The smell of exhaust and hot rubber hangs in the air above Canyon Speedway Park, an olfactory cocktail accompanied by the sounds of screeching tires, roaring engines, and the cheers from a gallery that swells up to 2,000 strong. The 3/8-mile, dirt track churns as drivers drop lead feet on the accelerators of stock cars, ASCS wing sprint cars, and nine other classes of machines built for speed rather than maximal numbers of cup holders. Spectators watch from the stands as drivers compete for weekly prize purses of up to $7,250 with a repertoire of expert bump-drafts and jaw-dropping passes. In addition to scheduled races, the speedway also opens its gates during open practice sessions, letting fanatics study their favorite drivers' pinpoint turning technique in preparation for Bring Your Car to Work Day.
In 1998, after 25 years operating health clubs across Phoenix, Kelly Bruce jumped at the opportunity to open his own club, Fitness 1 Gym. Today, Fitness 1 has expanded to locations across Phoenix, each and every one helmed by Kelly and his sons Chad, Richard, and Bobby. “We don’t just own them,” Chad proudly says, “we run them and we’re in the clubs everyday.” The amenities are certainly attractive, but it seems that what has really made Fitness 1 successful is the Bruce's dedication to their family-run enterprise. “I think that our members feel at home,” says Bobby. “I think [they] realize that it’s not a show… they're coming in here to get to work, to get results.”
Members—who are not forced into long-term contracts—can do just that thanks to an array of cardio and strength-training machines, free weights, and one-on-one personal training. The studio also offers members free fitness classes, such as Power Yoga, Chiseled, and Xplode—an interval-training class.
While teaching jazz dance in the 1960s, Judi Sheppard Missett decided to step away from tradition by offering an experimental class that allowed her students to simply dance without the judgment of mirrors or the constraints of rigid technique. In these sessions, she began infusing popular dance moves with specific fitness workouts to forge a distinctive blend of cardio exercise, strength training, and dance instruction. Little did she know that this “just for fun” class was the prototype for what would become the national fitness sensation known as Jazzercise.
Today, Jazzercise takes its aerobic techniques from a variety of sources that include jazz dance, hip-hop, resistance training, Pilates, yoga, and kickboxing. The class formats, which vary according to different toning goals, are just as diverse as the program's move set. Instructors cultivate a noncompetitive atmosphere where all exercisers—with the exception of those marked as cursed by jazz-hand palm readers—are welcome regardless of age, build, or fitness background.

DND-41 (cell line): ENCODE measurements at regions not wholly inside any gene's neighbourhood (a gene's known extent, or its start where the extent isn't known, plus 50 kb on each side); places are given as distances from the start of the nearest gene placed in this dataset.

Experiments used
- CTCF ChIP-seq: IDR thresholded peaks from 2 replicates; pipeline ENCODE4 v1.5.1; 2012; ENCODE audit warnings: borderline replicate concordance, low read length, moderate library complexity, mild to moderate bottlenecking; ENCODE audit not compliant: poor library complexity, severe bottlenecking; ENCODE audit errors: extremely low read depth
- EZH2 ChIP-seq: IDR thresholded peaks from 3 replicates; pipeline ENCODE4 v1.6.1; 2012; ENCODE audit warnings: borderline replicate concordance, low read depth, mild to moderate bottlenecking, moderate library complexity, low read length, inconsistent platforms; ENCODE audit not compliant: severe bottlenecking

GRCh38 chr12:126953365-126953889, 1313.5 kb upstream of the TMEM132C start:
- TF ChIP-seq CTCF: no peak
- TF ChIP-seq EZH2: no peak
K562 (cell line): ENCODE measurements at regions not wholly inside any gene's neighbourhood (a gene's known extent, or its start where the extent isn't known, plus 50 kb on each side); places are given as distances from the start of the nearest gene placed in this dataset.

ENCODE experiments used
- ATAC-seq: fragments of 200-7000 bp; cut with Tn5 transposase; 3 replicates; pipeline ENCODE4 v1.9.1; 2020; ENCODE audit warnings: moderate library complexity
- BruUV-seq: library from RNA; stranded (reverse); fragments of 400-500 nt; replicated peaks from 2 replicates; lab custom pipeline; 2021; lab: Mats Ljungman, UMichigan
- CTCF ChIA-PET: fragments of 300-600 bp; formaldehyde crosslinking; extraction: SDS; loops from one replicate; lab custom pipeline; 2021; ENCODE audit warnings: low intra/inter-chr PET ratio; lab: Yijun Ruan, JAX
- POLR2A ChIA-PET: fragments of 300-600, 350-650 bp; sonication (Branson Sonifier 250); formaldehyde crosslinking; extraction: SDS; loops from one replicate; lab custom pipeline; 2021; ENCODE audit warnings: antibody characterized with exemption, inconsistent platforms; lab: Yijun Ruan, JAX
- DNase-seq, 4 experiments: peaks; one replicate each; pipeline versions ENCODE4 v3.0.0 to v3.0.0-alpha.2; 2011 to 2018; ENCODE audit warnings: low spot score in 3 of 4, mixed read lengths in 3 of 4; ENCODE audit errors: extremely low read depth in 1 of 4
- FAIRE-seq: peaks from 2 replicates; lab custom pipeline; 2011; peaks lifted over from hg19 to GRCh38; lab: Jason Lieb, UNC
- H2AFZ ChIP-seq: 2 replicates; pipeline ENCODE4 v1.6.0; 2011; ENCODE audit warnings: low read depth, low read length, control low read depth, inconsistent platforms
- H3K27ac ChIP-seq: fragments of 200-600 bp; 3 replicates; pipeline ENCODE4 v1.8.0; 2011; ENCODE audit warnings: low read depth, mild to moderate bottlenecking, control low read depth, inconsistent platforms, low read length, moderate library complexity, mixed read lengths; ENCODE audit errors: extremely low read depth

The mobile instructors of Vino & Canvas eschew a traditional studio and instead set up shop in a variety of local venues. There, students of all skill levels follow the instructions of local artists in two-hour painting workshops as they order food and beverages for enjoyment while they craft their masterpieces. Vino & Canvas also books private events for occasions such as birthday parties, bridal showers, or family reunions.
Brimming with cardio equipment, free weights, and professional trainers, Freedom Fitness helps people achieve virtually any fitness goal. Clients can maintain a healthy weight with routine exercise or get stronger in the 1,500-square-foot performance center. Here, trainers focus on sport-specific workouts that employ TRX suspension, battling ropes, and punching bags to help athletes jump higher and run faster.
While both the Cave Creek and Troon locations offer fitness classes, equipment, and personal training services, some of the amenities differ. The Cave Creek location has a childcare center, and the Troon location stays open 24 hours a day.
The rumble of engines rises from the grounds of Phoenix Kart Racing Association as flashy go-karts zip around the asphalt-topped outdoor track. Drivers rent professional karts to start their engines on a multi-configurable 3/4-mile course, careen around up to twelve turns, and blast down 500 feet of straightaway. In karting classes, drivers learn techniques ranging from basic driving to more advanced skills, such as accident avoidance and how to spell “victory” in skid marks. Meanwhile, seasoned kart handlers can study the planned track configuration online, then flaunt their skills on the track during scheduled Saturday races.
In 1976, educator, musician, and kinesiologist Robin Wes longed for a children's gym that prioritized personal growth over competition. Unveiled at a time when physical-education classes pushed students to focus almost exclusively on winning, Robin's program was swiftly adopted and is now used in more than 300 Little Gyms worldwide. Robin still pens original music to accompany lessons, which engage whippersnappers 4 months old–12 years old with gymnastics, dance, karate, and parent and child activities.
Each of The Little Gym's classes introduces simple movements that sharpen motor skills and set brains whirring, allowing kids to progress at their own pace until they can finally build a computer out of macaroni and glitter. Staff members strive to build a base for lifelong social skills and self-assurance with each exercise, including activities rooted purely in fun, such as summer camps or birthday parties, which helped The Little Gym to earn title of #1 Birthday Chain in Parents Magazine.